Risk of Recurrent Falls Evident in Elderly With Gait, Cognitive Problems

Risk of Recurrent Falls Evident in Elderly With Gait, Cognitive Problems
3.8
(5)

Previous falls, hallucinations, and cognitive problems are among the factors that predict a risk of recurrent falls in elderly people with parkinsonian gait, a study suggests.

The study, “Parkinsonian gait in elderly people: Significance of the threshold value of two and more falls per year,” was published in the journal Revue Neurologique.

Difficulties with movement, including walking, are common to Parkinson’s patients, and they have a high incidence of falls. But identifying a person’s risk of falling can be challenging, because this risk is affected by many factors, including those that may not be related to the disease itself.

Researchers at the University Hospitals of Strasbourg, in France, investigated motor and cognitive factors that can be associated to a risk of falling in elderly people with parkinsonian gait, characterized by walking with shuffling or dragging feet, a stooped posture (postural instability), and little arm swinging.

They analyzed the one-year findings from the EVAMARAGEX study (NTC02885493), an observational two-year trial evaluating the risk of falling in people with parkinsonian gait ages 65 and older.

In total, 79 older adults (58% male), an average age of 81.2 and an ability to walk without assistance for at least 10 meters (about 33 feet) were enrolled.

Half were diagnosed Parkinson’s, while the other half had parkinsonian syndrome (14%), vascular parkinsonism (23%), or Lewy body dementia (13%).

Researchers evaluated patients’ motor and non-motor symptoms, and performed follow-up phone interviews every two months, as well as an onsite visit at one year, to identify falls, changes in walking abilities and cognitive skills, traumatic falls, all-cause hospitalizations, or death.

Patients were divided into two groups for comparison: non-recurrent fallers, or those with one or fewer falls each year (33 patients; 42% of total group) and recurrent fallers, or people with at least two falls per year (46 patients, 58%).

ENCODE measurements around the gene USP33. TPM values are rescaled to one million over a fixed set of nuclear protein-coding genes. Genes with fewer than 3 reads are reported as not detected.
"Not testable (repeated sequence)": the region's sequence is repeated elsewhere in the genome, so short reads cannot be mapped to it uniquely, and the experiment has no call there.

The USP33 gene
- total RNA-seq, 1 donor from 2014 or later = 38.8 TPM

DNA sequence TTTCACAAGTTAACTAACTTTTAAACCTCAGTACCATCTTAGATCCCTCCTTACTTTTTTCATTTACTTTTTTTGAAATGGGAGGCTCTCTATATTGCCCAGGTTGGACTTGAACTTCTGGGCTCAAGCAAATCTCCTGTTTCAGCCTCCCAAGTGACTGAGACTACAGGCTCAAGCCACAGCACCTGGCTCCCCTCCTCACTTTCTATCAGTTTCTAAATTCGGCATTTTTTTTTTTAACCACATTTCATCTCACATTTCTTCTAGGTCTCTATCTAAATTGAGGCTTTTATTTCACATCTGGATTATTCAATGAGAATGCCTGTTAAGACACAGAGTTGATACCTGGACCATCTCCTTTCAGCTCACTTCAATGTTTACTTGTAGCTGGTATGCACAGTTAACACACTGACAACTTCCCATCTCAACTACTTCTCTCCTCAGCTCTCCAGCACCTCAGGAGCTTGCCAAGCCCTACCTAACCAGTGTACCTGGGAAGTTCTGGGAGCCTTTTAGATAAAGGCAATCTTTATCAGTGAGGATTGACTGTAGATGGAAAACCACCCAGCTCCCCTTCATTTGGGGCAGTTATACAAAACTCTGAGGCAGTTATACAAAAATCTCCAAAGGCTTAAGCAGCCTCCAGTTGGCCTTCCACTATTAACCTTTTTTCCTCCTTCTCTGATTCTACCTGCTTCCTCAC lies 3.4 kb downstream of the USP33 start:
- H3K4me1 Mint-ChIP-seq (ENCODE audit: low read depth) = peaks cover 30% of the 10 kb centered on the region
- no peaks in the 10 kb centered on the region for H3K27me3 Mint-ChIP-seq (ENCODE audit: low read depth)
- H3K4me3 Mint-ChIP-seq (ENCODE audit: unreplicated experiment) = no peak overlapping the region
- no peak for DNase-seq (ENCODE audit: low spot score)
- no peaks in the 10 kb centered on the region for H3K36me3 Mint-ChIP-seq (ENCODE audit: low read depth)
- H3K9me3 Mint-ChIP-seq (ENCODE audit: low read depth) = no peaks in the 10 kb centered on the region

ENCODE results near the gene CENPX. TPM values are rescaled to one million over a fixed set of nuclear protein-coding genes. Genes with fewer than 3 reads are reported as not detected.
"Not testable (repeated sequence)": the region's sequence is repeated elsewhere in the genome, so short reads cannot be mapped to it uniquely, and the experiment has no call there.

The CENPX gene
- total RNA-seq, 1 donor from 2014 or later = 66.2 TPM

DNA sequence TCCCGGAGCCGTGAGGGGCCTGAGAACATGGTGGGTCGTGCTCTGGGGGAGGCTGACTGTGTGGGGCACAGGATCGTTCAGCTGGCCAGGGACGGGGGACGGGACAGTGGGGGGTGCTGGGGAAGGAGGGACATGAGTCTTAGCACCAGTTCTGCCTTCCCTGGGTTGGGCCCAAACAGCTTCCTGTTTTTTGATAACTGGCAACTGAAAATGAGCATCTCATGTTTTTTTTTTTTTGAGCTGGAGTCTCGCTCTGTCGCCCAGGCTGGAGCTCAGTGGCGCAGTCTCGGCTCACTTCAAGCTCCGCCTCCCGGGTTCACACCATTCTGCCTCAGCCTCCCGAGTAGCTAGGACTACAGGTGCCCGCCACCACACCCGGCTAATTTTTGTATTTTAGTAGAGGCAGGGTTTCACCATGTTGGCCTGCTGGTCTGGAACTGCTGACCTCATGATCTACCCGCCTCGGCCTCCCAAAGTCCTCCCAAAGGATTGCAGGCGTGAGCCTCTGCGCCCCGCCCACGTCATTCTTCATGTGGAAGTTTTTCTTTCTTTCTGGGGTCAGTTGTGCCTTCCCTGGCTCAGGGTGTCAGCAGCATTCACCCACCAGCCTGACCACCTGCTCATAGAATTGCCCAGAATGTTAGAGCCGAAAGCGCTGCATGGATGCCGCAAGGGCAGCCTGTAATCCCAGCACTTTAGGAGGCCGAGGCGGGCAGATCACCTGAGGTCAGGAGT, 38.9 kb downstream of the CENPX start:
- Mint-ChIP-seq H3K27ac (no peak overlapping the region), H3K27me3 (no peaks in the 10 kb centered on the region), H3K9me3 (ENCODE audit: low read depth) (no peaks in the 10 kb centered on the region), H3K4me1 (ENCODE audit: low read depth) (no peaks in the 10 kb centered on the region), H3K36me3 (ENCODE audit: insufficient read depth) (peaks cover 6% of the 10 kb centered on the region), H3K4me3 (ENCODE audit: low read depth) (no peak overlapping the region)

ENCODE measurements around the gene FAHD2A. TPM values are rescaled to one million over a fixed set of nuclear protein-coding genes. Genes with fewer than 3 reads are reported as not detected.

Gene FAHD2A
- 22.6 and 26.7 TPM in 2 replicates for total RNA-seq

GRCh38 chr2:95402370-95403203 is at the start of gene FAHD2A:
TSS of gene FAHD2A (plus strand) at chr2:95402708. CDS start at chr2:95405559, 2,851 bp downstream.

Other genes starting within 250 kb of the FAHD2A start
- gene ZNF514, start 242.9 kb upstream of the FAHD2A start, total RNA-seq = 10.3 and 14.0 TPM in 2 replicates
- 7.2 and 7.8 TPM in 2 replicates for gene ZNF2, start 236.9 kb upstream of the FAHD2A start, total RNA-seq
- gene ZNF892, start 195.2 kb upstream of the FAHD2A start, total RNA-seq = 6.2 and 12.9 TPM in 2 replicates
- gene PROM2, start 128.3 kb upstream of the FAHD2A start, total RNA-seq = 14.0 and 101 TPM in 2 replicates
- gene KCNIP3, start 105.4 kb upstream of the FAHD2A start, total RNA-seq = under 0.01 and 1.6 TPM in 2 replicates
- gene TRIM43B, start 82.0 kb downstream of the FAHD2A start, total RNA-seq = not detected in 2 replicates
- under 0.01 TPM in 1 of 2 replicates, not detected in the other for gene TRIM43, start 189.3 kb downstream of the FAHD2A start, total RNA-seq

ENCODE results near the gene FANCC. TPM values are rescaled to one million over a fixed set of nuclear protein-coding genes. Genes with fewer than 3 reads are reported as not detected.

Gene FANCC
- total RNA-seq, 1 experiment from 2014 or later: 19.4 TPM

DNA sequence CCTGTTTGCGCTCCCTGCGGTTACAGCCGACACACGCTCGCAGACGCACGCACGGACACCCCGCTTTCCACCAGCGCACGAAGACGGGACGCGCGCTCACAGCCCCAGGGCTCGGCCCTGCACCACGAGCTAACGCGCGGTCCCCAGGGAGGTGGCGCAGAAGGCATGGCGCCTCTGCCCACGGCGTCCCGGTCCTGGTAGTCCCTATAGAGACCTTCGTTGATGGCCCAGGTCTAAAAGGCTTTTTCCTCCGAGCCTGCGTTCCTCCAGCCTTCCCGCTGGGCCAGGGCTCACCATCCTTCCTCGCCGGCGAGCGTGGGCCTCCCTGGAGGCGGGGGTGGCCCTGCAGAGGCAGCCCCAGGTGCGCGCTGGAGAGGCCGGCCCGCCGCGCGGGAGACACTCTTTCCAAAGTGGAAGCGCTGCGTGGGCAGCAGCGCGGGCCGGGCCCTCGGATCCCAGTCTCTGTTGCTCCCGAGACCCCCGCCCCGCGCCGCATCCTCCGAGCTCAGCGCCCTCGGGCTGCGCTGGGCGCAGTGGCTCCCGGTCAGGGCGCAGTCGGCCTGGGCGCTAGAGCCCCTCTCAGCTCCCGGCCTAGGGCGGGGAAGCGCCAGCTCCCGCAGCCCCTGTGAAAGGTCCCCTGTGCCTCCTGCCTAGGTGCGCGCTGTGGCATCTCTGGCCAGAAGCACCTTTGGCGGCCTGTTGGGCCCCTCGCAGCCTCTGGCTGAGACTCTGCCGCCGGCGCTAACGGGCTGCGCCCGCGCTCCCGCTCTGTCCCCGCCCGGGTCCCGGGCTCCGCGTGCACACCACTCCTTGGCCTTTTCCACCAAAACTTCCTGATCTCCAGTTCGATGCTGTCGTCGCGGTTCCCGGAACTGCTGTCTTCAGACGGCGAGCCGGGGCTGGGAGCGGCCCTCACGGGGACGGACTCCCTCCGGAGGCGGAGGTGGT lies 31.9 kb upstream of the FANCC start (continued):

With a majority (58%) were classified as recurrent fallers, the researchers noted that yearly falls among these people were “almost twice that of a general population aged over 80 years.”

In the first year of follow-up, a total of 536 falls were recorded. Two patients with freezing of gait — when a person is unable to move their feet forward when trying to walk — accounted for 139 of these falls.

Among the non-recurrent fallers, 8% had one fall each year and 34% had no falls.

Twelve percent of falls were traumatic (causing traumatic injuries like fractures), and 80 hospitalizations were recorded. Non-recurrent fallers accounted for 11 reported hospitalizations and four traumatic falls; seven of 10 patients classified as at the end of life or who died during the study were recurrent fallers, and five of them were Parkinson’s patients.

Significant differences were noted between these patient groups. Recurrent fallers, compared with non-recurrent ones, were older (mean age of 82.34 vs. 79.69), had more cognitive impairments, more evidence of controlled orthostatic hypotension (37% vs. 18%) — a sudden drop in blood pressure when standing up — and were using more of various medications.